AirBnb also argues that the subpoena is overly broad and unduly burdensome. However, it offers no proof demonstrating how it would be unduly burdensome. The majority of information requested by the NYAG, including Host name, address of accommodation, and dates/cost of rental is collected as part of the electronic booking process on AirBnb.com. AirBnb also argues that it does not have information as to whether the Hosts stayed at the apartment during the rental period; yet it previously offered to provide the NYAG with the top 40 Hosts by gross revenue, where the Host did not stay at the apartment. Indeed, when a Host posts his or her apartment on the website, he or she is required to indicate whether they are renting the entire apartment or a shared room.
Finally, AirBnb argues that the subpoena seeks confidential and private information, including tax returns. AirBnb does not cite to any applicable laws that would protect the information sought, and completely ignores that the subpoena is requesting business transaction information, such as the number of times the Host rented his or her apartment and the gross revenue derived. While the subpoena requests tax-related communications, it only seeks information regarding what AirBnb disclosed to the Host concerning the type of taxes they have to pay, and related correspondence. The NYAG does not seek, and the subpoena should not be interpreted as seeking, tax returns for Hosts.
The only way that the NYAG can investigate the illegal activities of the Hosts is for AirBnb to provide the subpoenaed information. AirBnb should not be allowed to effectively close an investigation before it even starts, or otherwise shield its Hosts from illegal conduct. As set forth herein, this Court should deny AirBnbs motion to quash the subpoena, or any attempt to modify it, and grant the NYAGs cross-motion to compel, as well as costs incurred in connection with this motion. FACTS
A.AirBnbs Business of Listing Apartments for Rent on the Internet
AirBnb owns a website located at (AirBnb.com), which provides an online platform for individuals, referred to as Hosts, to rent their apartments to tourists and other third party transients. In New York City alone, AirBnb has more than 25,000 listings from over 15,000 Hosts. See Affidavit of Vanessa Ip, NYAG Investigator, dated November 7, 2013 (Ip Affidavit) 6 (airbnb.com/locations/New-York). Brian Chesky, the founder and CEO of AirBnb.com, is quoted as saying the average New York City Host grosses $21,000 a year. Id. Ex. A.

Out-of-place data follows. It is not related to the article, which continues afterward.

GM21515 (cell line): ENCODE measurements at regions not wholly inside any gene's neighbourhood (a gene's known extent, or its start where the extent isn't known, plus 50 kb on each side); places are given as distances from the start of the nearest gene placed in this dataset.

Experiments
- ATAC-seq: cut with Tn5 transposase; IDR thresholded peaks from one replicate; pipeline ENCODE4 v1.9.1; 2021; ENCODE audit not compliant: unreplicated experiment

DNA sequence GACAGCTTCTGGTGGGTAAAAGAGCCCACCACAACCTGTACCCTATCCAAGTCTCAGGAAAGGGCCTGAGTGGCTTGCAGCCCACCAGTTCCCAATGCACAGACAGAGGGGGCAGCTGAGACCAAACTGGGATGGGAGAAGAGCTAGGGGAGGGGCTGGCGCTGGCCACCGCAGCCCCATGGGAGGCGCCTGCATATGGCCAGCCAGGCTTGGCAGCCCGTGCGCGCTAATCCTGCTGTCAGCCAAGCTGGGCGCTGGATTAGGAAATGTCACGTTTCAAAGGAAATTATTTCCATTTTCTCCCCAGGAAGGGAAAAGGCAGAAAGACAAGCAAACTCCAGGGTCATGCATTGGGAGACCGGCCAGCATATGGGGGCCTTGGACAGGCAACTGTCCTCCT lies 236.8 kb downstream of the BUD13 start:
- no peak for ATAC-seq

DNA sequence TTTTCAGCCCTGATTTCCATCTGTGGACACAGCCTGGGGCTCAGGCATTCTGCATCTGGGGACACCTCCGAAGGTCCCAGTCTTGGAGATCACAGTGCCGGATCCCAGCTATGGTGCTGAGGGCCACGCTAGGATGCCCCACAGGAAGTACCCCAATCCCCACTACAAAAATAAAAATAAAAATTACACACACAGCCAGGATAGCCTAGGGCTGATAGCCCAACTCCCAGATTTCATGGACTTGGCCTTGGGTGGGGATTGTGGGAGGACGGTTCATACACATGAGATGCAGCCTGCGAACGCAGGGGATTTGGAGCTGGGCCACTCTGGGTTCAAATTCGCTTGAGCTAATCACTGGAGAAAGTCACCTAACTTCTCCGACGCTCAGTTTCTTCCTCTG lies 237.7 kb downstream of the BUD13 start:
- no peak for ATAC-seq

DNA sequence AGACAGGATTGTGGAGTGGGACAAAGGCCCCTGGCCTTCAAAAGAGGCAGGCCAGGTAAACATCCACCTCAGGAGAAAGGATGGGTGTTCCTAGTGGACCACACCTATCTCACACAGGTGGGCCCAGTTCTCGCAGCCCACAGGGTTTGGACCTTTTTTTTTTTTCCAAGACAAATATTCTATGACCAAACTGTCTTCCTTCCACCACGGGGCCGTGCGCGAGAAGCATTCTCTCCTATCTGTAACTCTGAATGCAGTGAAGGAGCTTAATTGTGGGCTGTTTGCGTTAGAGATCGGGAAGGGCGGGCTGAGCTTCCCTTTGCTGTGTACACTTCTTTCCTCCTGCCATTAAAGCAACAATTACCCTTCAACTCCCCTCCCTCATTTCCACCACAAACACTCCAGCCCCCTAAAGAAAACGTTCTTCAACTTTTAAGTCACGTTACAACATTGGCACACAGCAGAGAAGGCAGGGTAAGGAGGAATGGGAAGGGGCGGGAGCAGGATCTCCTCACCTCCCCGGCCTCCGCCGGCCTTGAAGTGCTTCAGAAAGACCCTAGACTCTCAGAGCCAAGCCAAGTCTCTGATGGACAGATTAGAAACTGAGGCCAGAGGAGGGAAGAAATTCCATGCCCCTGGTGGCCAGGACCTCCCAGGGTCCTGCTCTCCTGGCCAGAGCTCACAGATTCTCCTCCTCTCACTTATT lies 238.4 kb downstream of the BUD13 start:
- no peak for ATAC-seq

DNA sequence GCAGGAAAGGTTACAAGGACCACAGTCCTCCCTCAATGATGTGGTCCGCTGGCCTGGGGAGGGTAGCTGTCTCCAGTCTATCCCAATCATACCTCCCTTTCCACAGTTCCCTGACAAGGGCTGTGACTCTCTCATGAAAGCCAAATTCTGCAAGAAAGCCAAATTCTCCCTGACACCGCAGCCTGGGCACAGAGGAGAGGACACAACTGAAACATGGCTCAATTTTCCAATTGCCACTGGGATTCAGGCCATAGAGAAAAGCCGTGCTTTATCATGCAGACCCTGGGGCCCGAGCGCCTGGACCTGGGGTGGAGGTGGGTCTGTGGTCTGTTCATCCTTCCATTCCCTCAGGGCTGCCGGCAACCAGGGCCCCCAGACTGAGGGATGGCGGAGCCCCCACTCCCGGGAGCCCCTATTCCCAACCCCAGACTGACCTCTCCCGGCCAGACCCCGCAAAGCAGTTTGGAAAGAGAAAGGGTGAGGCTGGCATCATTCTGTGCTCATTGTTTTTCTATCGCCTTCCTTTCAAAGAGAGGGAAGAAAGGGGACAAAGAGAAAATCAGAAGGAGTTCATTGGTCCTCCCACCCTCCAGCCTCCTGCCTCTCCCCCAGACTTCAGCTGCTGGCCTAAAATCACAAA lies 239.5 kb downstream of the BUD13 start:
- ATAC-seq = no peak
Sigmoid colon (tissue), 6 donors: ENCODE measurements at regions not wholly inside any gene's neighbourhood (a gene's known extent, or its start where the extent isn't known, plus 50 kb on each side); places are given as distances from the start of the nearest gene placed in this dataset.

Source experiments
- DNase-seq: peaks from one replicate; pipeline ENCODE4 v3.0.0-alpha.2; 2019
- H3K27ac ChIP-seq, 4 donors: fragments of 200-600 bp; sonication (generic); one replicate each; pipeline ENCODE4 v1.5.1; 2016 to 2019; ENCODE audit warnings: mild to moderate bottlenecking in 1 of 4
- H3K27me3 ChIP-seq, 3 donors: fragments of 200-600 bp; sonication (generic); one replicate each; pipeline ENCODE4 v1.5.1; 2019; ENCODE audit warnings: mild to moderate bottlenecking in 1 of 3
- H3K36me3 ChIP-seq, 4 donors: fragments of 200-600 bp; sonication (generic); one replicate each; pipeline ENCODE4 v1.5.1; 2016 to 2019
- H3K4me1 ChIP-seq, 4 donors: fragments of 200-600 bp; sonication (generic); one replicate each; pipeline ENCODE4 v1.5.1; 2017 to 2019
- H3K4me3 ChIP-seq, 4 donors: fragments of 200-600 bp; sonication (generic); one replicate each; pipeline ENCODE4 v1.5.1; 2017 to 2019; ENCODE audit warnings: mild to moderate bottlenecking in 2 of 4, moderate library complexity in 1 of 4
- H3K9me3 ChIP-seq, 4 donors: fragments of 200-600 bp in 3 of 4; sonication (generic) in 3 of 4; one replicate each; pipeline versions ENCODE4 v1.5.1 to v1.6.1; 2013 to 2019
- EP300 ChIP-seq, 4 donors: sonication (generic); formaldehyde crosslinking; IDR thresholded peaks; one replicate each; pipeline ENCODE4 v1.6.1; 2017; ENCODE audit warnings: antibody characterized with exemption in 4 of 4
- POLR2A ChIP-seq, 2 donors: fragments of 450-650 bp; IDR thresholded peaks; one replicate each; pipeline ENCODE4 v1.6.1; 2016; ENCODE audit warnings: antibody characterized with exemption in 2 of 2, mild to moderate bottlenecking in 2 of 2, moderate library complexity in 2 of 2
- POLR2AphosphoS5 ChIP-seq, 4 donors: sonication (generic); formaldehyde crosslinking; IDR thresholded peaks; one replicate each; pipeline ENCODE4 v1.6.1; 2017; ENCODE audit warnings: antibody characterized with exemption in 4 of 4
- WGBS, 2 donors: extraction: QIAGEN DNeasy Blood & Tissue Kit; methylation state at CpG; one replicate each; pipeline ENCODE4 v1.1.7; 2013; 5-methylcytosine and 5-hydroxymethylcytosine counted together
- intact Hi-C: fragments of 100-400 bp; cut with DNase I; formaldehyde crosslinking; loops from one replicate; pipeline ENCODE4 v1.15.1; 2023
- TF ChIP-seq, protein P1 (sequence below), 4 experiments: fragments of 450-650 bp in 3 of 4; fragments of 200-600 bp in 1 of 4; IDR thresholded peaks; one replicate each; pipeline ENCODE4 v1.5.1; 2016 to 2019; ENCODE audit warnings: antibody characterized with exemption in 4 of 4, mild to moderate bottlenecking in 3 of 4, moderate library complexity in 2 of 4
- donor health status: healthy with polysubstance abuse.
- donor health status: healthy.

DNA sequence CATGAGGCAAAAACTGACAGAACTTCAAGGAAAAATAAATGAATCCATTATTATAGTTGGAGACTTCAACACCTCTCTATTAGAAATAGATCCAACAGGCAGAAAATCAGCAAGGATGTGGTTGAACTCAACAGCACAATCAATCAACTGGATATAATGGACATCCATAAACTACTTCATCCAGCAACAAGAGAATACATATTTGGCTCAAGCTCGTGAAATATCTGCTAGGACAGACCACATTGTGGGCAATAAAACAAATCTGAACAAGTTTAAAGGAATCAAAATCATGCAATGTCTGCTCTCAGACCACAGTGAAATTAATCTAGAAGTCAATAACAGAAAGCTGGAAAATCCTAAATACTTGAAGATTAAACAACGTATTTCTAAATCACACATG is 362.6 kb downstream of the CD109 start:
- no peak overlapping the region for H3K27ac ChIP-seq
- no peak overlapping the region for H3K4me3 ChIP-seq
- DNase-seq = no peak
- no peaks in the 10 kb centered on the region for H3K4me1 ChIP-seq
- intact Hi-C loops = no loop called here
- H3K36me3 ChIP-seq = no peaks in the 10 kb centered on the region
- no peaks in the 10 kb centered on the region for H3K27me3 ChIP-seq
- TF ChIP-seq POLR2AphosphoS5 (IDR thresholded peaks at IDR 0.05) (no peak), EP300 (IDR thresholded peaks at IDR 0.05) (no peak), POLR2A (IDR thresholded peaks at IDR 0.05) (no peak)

To list on AirBnb.com, a Host must create an account and profile, select the property type (e.g., Apartment, House, Bed & Breakfast), the room type (e.g., Entire Home/Apt. or Shared Room), the number of people it accommodates (1 to 16+) and the host city. Below is a sample screen shot from AirBnb.com presented to proposed Hosts:
Id. 10. The Host completes the listing profile by determining availability and price, adding a description of the rental space, posting photos, and providing details, such as the number of bedrooms, beds, accessible bathrooms, amenities, and an address. Id.
To find a rental property on AirBnb.com, a prospective Guest must search the Host listings by providing a destination, check-in and check-out dates, and the number of guests. Id. 9. After the initial search, where a list of available rentals appears, the Guest can then refine the search by the aforementioned property and room type, size (i.e., minimum number of bedrooms, bathrooms, and beds), neighborhood, amenities, and Host language spoken. Id. Below is a sample screen shot from AirBnb.com after the Guest conducts a search:
Compliance with Laws and Law Enforcement; Guarantee Program
Airbnb cooperates with government and law enforcement officials and private parties to enforce and comply with the law. We will disclose any information about you to government or law enforcement officials or private parties as we, in our sole discretion, believe necessary or appropriate to respond to claims and legal process (including but not limited to subpoenas), to protect the property and rights of Airbnb or a third party, to protect the safety of the public or any person, or to prevent or stop activity we may consider to be, or to pose a risk of being, any illegal, unethical or legally actionable activity.
We will disclose any information about you to government or law enforcement officials and to our insurance services providers as we, in our sole discretion, believe necessary or appropriate to administer our Airbnb Host Guarantee www.airbnb.com/terms, to protect the property and rights of Airbnb or a third party, to protect the safety of the public or any